WASHINGTON, DC, MARCH 29, 2023 – ATA Action officially submitted comprehensive comments regarding the Drug Enforcement Administration (DEA)’s proposed rules regarding the remote prescribing of controlled substances. In two letters to the DEA, ATA Action outlined well-documented suggestions for ways to improve the draft rules to maintain mechanisms to prevent diversion while ensuring patients do not lose access to necessary treatments.
“We appreciate DEA’s responsibility to write rules that provide effective controls against diversion and protect public health and safety but believe that the requirement that a patient see a clinician in-person is not an effective control against diversion and, instead, simply limits access to legitimate health care,” noted Kyle Zebley, executive director, ATA Action, in the letter to the DEA. “We are concerned that in-person requirements will exacerbate existing inequities in the health care system, as it will only serve patients who have the ability to see an in-person provider and misses the point that telehealth provides the unique ability to increase access to care to previously left-behind populations.”
In two 12-page letters to the DEA, which include 38 clinical citations, ATA Action noted that there are an ever-increasing number of patients who cannot or will not seek treatment in-person. “These are the patients who will fall through the cracks under these rules, creating a significant and avoidable public health crisis.”
- ATA Action’s Letter to the DEA: Telemedicine Prescribing of Controlled Substances When the Practitioner and the Patient Have Not Had a Prior In-Person Medical Evaluation
- ATA Action’s Letter to the DEA: Expansion of Induction of Buprenorphine via Telemedicine Encounter
“…We believe that not creating a special registration process for providers wanting to practice legitimate telemedicine is a missed opportunity for both expanded access to care and for DEA’s ability to identify providers operating legally and appropriately from those that are not. Under a special registration regime, DEA could track and manage legitimate providers and therefore more easily identify illegitimate ones,” Zebley concluded. “This could also solve the issue for pharmacists if they were able to access a list of prescribers who had registered with DEA. One course of action to support the removal of the in-person requirements would be to replace the in-person requirements with the statutorily required special registration process. ATA Action stands ready to assist in the efforts to finalize this rule in a way that appropriately balances the need to prevent diversion and to increase access to health care.”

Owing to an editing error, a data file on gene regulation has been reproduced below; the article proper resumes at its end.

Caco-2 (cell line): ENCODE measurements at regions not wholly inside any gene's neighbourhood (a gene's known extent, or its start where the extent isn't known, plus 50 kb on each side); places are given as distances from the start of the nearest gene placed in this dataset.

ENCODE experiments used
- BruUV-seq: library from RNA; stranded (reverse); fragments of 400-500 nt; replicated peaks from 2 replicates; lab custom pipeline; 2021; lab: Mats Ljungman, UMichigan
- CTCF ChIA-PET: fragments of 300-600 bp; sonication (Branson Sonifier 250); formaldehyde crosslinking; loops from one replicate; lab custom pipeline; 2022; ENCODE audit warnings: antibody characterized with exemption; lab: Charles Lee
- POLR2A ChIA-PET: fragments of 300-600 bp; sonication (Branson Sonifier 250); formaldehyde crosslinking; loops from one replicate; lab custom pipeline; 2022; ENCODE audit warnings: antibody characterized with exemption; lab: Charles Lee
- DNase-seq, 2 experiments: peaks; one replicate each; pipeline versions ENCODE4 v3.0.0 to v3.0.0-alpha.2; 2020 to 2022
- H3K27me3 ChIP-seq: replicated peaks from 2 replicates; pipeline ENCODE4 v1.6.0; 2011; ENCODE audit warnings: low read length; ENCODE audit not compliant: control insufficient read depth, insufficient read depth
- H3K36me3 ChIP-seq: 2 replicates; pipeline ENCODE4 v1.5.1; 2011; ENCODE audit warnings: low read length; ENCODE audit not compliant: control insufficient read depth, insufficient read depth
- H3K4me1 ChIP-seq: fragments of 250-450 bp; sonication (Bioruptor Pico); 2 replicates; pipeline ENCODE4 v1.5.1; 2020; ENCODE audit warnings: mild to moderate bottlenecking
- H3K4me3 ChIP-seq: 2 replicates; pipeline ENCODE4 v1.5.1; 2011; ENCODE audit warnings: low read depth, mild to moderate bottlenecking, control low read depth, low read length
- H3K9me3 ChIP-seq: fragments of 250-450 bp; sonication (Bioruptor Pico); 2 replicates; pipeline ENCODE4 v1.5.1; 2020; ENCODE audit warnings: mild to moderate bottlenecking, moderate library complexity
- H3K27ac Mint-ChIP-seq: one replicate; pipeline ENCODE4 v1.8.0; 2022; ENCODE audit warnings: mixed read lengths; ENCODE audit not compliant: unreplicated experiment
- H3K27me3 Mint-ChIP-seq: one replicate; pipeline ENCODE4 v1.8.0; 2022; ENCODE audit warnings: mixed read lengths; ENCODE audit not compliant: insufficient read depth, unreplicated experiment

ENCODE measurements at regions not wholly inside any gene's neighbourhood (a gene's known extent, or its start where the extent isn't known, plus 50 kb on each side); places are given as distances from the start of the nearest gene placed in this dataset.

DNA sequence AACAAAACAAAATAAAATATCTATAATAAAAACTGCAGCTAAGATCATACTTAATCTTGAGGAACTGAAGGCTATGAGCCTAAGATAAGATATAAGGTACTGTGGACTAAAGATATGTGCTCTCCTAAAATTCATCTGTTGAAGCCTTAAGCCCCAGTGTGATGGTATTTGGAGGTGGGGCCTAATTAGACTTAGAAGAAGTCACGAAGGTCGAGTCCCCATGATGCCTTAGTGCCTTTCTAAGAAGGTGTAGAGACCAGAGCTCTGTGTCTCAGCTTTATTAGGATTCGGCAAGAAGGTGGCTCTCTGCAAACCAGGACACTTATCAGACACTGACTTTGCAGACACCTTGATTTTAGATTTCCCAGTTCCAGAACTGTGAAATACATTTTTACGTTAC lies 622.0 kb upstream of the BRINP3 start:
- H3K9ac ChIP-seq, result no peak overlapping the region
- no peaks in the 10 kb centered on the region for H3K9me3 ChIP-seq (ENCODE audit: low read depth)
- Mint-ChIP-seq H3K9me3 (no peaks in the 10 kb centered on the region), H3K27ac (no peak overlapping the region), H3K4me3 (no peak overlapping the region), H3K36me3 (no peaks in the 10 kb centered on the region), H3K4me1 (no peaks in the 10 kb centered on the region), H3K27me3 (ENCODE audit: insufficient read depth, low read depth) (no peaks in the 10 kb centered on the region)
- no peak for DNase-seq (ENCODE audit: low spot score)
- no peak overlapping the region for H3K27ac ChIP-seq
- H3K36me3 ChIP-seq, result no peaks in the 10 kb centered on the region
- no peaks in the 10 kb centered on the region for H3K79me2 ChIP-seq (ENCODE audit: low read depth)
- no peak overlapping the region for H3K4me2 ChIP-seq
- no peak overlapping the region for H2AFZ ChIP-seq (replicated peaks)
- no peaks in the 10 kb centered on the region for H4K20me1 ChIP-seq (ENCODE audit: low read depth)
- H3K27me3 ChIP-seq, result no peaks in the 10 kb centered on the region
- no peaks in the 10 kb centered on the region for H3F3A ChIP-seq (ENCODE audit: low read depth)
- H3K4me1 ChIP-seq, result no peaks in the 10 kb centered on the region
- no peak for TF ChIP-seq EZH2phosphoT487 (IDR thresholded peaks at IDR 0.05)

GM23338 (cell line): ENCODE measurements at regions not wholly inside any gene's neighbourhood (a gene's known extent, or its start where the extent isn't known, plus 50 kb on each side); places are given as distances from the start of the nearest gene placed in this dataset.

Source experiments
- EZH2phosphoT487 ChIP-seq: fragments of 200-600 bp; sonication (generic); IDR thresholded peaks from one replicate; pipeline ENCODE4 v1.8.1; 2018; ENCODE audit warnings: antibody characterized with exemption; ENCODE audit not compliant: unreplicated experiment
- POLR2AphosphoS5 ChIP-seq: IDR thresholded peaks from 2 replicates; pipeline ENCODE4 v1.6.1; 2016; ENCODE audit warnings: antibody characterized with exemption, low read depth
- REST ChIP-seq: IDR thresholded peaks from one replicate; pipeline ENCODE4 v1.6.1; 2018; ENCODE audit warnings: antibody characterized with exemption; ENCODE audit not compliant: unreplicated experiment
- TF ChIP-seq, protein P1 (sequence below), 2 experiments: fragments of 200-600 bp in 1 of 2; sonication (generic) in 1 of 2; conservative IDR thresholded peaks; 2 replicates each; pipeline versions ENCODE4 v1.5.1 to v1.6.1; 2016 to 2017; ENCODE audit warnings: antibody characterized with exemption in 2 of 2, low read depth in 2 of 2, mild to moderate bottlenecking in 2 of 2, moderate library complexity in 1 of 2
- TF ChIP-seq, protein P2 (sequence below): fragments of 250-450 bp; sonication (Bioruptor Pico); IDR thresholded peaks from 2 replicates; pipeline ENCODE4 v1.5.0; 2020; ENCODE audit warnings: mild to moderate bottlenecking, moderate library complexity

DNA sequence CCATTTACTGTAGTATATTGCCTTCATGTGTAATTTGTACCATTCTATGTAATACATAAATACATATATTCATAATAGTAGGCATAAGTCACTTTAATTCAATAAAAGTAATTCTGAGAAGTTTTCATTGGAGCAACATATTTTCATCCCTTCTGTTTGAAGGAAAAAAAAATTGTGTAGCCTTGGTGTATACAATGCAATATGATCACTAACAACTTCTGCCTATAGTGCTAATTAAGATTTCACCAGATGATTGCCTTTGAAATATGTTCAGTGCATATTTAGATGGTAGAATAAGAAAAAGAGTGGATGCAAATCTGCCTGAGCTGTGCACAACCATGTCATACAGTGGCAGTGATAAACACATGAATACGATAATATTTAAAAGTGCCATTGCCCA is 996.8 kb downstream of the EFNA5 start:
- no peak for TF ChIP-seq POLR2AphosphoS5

About ATA Action
ATA Action recognizes that telehealth and virtual care have the potential to transform the healthcare delivery system by improving patient outcomes, enhancing the safety and effectiveness of care, addressing health disparities, and reducing costs. ATA Action is a registered 501c6 entity and an affiliated trade organization of the American Telemedicine Association (ATA).
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CONTACT: Gina Cella